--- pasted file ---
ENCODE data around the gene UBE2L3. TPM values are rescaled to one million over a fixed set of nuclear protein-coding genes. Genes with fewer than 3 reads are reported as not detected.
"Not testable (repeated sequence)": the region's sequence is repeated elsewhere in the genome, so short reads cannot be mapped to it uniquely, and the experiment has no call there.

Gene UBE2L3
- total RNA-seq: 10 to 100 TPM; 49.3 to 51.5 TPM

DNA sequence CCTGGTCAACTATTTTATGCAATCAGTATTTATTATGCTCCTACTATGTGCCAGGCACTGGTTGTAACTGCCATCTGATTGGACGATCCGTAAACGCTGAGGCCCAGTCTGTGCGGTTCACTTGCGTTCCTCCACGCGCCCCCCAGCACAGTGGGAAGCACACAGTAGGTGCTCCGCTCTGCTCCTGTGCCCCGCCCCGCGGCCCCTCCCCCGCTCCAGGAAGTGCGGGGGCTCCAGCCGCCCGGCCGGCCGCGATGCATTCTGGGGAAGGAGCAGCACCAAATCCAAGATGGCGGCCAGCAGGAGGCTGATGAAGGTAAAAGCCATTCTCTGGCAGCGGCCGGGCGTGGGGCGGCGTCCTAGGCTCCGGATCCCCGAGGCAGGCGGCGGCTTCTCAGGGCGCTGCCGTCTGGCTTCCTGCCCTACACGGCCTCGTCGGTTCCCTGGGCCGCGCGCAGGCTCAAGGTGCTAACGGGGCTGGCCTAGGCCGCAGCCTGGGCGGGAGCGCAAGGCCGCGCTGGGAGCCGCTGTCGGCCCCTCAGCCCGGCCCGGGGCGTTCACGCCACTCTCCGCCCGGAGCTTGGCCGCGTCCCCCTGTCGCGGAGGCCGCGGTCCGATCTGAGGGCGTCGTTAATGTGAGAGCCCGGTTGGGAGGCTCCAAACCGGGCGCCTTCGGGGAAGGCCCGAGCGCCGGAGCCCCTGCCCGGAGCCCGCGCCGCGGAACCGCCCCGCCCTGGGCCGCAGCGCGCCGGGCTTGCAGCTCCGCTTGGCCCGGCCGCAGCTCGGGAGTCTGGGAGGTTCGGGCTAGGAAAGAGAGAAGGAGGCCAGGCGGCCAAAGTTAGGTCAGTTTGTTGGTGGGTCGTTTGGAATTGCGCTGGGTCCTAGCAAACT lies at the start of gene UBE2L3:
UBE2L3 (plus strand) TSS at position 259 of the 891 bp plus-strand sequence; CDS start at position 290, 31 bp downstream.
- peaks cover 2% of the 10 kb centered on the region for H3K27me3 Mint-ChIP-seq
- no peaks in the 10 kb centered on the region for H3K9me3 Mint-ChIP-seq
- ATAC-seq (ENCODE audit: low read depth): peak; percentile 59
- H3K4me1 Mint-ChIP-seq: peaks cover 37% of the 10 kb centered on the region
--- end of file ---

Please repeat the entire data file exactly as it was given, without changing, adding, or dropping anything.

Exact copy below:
ENCODE data around the gene UBE2L3. TPM values are rescaled to one million over a fixed set of nuclear protein-coding genes. Genes with fewer than 3 reads are reported as not detected.
"Not testable (repeated sequence)": the region's sequence is repeated elsewhere in the genome, so short reads cannot be mapped to it uniquely, and the experiment has no call there.

Gene UBE2L3
- total RNA-seq: 10 to 100 TPM; 49.3 to 51.5 TPM

DNA sequence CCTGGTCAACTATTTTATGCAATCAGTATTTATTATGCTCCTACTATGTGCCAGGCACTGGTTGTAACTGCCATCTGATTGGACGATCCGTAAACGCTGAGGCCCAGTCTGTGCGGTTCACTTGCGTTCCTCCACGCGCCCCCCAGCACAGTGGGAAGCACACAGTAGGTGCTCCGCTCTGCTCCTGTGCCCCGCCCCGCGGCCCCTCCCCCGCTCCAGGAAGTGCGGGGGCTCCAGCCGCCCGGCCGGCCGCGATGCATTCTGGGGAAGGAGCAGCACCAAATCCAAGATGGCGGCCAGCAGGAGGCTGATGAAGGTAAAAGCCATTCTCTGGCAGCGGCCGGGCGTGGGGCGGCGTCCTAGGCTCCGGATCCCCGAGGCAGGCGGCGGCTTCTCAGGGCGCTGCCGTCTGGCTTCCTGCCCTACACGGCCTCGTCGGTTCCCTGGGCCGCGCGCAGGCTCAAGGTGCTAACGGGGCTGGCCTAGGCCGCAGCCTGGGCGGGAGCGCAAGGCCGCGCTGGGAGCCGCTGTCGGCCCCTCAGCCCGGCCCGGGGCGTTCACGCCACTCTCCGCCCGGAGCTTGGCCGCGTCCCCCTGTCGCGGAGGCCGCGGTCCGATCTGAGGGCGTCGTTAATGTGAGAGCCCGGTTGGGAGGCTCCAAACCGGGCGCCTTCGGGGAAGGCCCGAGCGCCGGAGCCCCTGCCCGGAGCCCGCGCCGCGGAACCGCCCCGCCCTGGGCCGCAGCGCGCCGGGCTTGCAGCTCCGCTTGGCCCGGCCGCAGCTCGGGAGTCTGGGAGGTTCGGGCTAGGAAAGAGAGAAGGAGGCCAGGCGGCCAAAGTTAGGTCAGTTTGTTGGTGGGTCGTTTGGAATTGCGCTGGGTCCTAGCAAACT lies at the start of gene UBE2L3:
UBE2L3 (plus strand) TSS at position 259 of the 891 bp plus-strand sequence; CDS start at position 290, 31 bp downstream.
- peaks cover 2% of the 10 kb centered on the region for H3K27me3 Mint-ChIP-seq
- no peaks in the 10 kb centered on the region for H3K9me3 Mint-ChIP-seq
- ATAC-seq (ENCODE audit: low read depth): peak; percentile 59
- H3K4me1 Mint-ChIP-seq: peaks cover 37% of the 10 kb centered on the region